Date: 13 May 2017 13:01
Millions of households across the country are struggling to put food on the table as prices of essential commodities, particularly flour, have shot through the roof.
The government has responded with a number of panic prescriptions.
These include taxation measures being pushed through parliament and the emergency importation of maize.
This is entirely unacceptable because the government cannot claim to have been caught by surprise.
The warnings about the impending drought were issued clearly and early.
Representatives of the Tegemeo Institute of Policy and Research at Egerton University, for example, spoke out in November and warned that there would be a serious maize shortage due to the expected failure of the rains.
They even offered a clear suggestion – the importation of maize to arrive by February to cover shortfalls created by the drought in traditional source markets such as Uganda and Tanzania.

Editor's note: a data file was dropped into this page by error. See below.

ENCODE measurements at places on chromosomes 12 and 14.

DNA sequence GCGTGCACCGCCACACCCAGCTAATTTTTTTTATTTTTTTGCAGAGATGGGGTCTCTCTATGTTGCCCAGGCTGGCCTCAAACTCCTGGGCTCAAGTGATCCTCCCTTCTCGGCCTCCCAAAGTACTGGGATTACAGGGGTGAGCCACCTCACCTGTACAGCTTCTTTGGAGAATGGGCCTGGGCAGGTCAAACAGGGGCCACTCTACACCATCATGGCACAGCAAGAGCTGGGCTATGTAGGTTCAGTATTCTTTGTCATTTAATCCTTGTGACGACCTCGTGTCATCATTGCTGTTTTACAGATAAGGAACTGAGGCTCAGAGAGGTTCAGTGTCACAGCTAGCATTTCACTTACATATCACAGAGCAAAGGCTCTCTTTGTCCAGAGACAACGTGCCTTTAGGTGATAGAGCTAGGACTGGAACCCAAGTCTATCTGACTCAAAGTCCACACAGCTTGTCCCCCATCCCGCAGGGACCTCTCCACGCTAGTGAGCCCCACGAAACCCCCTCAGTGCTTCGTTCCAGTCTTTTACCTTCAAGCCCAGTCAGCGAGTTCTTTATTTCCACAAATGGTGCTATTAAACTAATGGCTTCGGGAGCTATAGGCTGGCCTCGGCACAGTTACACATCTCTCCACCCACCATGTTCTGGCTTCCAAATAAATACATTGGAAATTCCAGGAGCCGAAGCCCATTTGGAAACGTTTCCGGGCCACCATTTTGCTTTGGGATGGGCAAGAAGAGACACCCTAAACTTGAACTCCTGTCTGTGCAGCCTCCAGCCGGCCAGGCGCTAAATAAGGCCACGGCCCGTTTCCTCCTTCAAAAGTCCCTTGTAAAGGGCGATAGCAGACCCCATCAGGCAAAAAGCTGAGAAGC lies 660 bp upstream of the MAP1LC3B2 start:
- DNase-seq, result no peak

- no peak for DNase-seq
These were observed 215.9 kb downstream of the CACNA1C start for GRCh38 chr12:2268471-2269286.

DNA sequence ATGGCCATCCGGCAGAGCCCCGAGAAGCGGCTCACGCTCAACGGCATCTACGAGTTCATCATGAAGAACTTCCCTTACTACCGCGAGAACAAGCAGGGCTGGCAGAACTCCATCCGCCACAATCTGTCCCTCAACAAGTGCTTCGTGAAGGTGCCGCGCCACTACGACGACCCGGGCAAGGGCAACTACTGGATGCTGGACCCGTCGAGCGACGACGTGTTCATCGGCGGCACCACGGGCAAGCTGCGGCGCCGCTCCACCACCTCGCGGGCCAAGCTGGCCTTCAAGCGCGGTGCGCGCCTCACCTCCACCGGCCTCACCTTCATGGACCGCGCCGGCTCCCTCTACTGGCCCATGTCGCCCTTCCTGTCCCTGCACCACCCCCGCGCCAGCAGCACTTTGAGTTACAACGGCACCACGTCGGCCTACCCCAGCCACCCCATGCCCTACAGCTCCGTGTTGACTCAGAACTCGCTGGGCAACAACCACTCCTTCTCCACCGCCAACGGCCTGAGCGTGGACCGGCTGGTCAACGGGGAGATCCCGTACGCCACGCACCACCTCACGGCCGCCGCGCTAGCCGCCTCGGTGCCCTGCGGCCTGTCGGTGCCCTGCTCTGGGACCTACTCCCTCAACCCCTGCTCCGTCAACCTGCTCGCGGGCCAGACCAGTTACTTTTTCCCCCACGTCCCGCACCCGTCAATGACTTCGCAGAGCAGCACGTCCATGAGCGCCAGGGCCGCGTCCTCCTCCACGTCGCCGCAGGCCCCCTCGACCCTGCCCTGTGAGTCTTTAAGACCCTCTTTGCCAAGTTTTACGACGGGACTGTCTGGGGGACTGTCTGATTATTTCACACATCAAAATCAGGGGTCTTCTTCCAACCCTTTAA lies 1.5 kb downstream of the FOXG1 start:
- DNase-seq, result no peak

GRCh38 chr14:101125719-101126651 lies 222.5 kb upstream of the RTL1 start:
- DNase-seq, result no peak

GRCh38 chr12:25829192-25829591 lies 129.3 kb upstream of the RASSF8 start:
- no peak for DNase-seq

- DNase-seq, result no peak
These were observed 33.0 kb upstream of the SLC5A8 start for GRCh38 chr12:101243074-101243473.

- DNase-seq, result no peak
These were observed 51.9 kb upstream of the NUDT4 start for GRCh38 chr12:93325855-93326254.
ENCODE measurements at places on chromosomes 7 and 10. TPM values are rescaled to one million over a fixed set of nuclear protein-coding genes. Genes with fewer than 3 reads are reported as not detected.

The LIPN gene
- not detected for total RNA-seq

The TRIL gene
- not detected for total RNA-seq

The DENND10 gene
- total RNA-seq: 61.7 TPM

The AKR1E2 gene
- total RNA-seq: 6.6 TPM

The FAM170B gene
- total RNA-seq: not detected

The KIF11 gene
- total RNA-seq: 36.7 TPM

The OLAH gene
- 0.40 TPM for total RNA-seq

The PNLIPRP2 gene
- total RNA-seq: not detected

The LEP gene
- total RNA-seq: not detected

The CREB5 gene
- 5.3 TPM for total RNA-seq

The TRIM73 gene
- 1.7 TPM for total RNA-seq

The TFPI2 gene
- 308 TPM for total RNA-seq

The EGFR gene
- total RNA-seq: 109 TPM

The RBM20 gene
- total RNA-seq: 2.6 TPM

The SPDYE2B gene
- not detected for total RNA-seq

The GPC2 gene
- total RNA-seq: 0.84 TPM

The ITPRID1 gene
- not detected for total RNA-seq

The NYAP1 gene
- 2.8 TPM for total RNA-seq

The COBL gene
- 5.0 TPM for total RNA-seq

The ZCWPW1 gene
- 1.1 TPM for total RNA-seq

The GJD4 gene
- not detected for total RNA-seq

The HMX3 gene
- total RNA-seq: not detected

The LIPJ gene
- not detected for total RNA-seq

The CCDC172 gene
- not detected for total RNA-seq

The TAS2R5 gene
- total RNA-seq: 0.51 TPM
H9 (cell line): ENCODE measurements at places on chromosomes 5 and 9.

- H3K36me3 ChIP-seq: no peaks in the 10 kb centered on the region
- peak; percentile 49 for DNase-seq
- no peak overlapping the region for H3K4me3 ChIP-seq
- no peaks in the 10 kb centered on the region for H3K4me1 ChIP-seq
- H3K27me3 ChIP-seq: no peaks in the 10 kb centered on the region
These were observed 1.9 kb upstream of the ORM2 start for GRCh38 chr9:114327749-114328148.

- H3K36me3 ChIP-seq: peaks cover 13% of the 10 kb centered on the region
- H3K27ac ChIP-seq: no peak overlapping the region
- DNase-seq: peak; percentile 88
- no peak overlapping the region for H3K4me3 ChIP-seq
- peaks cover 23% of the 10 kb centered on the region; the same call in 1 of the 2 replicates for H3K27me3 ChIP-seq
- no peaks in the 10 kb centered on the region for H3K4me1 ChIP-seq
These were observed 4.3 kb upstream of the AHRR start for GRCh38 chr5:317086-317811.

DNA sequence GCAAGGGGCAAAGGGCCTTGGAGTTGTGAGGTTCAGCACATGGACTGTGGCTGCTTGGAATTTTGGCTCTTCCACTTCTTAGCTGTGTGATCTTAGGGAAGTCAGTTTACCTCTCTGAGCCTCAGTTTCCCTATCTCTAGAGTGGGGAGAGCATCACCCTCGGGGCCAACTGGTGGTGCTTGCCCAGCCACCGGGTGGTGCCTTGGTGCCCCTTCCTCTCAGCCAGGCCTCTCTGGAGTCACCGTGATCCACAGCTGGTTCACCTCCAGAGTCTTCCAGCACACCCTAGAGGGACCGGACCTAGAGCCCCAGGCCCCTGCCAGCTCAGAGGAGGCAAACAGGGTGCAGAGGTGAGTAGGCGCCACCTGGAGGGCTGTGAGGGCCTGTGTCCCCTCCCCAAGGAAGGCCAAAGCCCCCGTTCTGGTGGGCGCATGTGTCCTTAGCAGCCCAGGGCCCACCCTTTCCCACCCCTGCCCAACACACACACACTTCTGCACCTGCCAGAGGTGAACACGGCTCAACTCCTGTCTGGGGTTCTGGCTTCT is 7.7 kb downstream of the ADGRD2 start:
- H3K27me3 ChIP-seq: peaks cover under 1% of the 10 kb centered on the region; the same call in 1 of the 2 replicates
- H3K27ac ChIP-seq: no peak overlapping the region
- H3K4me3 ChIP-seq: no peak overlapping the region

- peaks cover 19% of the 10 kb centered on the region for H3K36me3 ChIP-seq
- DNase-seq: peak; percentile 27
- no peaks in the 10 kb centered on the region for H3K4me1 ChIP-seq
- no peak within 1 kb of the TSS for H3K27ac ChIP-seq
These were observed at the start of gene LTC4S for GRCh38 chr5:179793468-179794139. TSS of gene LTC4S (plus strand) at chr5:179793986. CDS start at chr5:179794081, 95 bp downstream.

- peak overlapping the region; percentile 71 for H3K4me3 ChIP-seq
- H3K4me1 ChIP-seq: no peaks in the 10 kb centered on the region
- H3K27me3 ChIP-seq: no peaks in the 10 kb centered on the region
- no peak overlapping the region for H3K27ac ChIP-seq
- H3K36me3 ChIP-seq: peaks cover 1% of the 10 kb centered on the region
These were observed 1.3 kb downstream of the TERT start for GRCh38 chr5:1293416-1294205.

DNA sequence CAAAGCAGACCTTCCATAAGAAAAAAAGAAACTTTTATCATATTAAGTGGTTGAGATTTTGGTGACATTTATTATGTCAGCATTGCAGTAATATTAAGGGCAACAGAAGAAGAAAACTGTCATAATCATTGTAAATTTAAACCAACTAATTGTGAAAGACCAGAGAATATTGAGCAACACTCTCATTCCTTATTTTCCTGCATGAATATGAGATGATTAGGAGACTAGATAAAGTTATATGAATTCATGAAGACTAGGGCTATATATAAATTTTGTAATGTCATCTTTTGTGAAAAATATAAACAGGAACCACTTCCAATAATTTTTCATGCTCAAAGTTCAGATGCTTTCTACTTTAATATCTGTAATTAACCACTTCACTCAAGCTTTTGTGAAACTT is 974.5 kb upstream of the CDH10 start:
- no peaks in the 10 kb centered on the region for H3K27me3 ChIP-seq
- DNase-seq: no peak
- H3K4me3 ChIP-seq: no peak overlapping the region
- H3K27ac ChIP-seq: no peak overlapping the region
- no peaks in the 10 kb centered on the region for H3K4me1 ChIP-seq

These early warnings went unheeded. This is a display of incompetence by the authorities.
The short-term emergency measures being taken will be cumbersome, costly and open to manipulation by opportunistic actors.
This episode must not be repeated. The government needs to put into place common sense measures that will spare the country the agony of man-made disasters such as those the country is experiencing.
The culture of panic reactions even when clear warnings have been sounded in advance should end.